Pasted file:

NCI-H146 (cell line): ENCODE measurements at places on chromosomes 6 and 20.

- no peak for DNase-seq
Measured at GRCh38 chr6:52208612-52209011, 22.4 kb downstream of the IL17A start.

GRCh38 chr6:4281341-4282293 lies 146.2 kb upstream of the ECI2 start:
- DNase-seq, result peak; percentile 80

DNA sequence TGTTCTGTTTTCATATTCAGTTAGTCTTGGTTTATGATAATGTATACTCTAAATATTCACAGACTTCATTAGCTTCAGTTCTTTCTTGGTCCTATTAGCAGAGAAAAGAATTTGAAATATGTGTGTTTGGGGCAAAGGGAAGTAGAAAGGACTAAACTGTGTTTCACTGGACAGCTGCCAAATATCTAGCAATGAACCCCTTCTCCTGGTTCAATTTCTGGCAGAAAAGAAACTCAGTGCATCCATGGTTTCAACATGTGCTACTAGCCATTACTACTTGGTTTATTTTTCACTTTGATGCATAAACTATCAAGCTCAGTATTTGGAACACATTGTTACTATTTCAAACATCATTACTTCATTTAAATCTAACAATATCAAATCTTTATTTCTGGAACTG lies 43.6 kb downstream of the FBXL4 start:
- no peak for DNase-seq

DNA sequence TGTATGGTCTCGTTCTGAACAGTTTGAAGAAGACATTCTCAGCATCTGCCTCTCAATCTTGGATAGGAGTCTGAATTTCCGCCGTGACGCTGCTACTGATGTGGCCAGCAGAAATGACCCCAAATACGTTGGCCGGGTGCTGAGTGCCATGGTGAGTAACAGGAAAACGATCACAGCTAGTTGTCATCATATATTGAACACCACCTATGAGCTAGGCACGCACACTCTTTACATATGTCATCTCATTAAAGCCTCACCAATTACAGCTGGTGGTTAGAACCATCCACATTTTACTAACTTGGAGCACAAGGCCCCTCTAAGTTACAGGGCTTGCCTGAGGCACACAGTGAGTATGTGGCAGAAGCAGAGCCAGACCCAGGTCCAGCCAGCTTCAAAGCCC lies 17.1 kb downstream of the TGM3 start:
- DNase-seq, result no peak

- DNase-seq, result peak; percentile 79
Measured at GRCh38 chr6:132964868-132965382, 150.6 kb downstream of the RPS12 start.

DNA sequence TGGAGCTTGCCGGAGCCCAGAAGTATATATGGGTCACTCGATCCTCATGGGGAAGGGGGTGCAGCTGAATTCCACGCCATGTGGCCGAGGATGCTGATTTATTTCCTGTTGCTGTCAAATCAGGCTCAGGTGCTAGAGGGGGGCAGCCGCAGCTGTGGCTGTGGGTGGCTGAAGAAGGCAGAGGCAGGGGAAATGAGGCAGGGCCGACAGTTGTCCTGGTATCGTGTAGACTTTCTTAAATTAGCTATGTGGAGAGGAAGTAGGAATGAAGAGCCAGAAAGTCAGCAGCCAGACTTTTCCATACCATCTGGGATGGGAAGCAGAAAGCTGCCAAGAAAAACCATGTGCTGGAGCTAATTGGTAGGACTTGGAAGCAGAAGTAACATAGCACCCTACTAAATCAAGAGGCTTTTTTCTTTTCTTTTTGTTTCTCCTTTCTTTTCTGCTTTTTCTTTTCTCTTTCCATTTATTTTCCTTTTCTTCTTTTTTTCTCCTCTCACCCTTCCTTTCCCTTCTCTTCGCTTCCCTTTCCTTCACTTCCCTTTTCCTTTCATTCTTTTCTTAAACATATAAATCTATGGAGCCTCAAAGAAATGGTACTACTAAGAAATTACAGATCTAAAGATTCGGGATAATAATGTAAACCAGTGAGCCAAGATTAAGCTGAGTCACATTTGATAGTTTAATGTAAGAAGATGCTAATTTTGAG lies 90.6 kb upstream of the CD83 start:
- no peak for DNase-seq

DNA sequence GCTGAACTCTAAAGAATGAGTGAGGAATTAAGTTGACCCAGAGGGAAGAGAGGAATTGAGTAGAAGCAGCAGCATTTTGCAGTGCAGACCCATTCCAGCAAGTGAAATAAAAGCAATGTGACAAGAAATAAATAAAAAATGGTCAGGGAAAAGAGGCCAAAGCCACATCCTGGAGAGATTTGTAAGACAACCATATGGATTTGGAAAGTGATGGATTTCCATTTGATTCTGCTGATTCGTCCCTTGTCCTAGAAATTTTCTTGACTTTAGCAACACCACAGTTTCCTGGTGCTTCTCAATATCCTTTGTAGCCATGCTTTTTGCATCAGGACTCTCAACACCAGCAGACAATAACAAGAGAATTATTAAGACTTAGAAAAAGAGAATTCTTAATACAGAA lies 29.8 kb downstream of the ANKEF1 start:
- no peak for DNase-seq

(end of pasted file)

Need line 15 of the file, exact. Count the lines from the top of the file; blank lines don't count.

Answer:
- no peak for DNase-seq